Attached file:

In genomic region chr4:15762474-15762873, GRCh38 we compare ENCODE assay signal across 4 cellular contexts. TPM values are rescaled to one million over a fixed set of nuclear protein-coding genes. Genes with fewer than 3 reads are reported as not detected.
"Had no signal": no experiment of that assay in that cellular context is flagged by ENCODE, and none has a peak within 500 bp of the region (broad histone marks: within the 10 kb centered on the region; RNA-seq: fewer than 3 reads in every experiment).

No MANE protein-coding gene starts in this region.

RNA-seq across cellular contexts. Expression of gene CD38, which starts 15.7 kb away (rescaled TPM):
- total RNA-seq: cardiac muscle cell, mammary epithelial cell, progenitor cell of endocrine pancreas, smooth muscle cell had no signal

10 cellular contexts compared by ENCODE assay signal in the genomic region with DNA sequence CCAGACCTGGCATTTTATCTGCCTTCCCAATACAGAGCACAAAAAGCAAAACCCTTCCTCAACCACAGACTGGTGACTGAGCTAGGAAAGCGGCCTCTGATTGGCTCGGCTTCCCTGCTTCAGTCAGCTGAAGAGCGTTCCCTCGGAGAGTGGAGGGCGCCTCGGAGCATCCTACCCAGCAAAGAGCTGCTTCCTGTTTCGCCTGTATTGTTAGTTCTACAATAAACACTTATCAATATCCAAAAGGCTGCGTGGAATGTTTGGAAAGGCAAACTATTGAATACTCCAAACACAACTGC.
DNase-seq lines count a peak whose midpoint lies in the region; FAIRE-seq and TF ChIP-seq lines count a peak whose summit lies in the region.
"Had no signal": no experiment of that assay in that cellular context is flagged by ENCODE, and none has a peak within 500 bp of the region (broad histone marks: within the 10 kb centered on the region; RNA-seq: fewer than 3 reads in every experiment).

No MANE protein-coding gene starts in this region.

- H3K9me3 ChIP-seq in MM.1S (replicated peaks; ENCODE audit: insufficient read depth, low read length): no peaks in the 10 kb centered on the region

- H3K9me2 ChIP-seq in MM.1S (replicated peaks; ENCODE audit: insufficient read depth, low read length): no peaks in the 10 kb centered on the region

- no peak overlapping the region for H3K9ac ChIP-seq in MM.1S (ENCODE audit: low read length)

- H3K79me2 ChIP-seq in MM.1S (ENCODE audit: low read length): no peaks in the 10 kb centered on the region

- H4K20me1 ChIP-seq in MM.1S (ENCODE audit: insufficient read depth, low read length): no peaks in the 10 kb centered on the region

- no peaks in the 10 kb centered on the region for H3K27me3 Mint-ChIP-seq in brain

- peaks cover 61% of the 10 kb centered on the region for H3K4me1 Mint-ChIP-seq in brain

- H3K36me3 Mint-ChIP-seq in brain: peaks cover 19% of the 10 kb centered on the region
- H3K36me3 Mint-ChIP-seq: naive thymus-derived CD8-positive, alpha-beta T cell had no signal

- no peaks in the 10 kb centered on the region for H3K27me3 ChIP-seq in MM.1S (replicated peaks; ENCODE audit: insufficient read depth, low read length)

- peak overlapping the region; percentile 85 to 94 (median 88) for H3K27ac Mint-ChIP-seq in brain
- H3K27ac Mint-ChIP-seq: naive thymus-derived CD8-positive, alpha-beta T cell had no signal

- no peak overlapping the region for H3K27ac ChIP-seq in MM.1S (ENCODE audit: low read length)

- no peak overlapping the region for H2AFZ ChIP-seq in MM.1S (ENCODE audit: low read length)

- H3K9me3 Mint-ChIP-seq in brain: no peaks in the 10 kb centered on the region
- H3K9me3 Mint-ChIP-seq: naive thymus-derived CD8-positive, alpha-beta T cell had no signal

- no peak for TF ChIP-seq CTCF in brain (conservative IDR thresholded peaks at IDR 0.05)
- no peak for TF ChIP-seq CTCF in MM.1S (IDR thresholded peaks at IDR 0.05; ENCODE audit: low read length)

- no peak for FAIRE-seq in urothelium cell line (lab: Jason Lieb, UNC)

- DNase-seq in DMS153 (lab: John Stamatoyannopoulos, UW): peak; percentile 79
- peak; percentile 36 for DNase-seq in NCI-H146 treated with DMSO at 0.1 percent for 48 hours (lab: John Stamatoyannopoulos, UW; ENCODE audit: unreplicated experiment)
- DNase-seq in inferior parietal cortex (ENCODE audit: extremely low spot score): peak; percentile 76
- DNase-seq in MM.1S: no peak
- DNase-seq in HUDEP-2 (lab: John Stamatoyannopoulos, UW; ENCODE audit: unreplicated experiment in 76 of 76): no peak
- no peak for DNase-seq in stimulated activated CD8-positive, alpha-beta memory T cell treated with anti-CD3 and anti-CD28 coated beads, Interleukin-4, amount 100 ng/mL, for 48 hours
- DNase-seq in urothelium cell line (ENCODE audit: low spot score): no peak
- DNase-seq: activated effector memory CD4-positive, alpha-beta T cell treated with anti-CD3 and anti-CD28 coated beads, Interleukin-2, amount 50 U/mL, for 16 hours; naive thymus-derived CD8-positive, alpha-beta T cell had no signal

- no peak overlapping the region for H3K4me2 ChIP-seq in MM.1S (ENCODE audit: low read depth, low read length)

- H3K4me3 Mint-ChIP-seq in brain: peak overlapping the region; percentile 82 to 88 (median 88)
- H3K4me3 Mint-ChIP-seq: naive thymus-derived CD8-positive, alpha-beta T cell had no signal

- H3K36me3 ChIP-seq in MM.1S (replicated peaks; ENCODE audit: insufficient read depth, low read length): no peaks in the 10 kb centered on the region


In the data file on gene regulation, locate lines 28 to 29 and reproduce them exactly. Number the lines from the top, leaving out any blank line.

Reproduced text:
- no peak for FAIRE-seq in urothelium cell line (lab: Jason Lieb, UNC)

- DNase-seq in DMS153 (lab: John Stamatoyannopoulos, UW): peak; percentile 79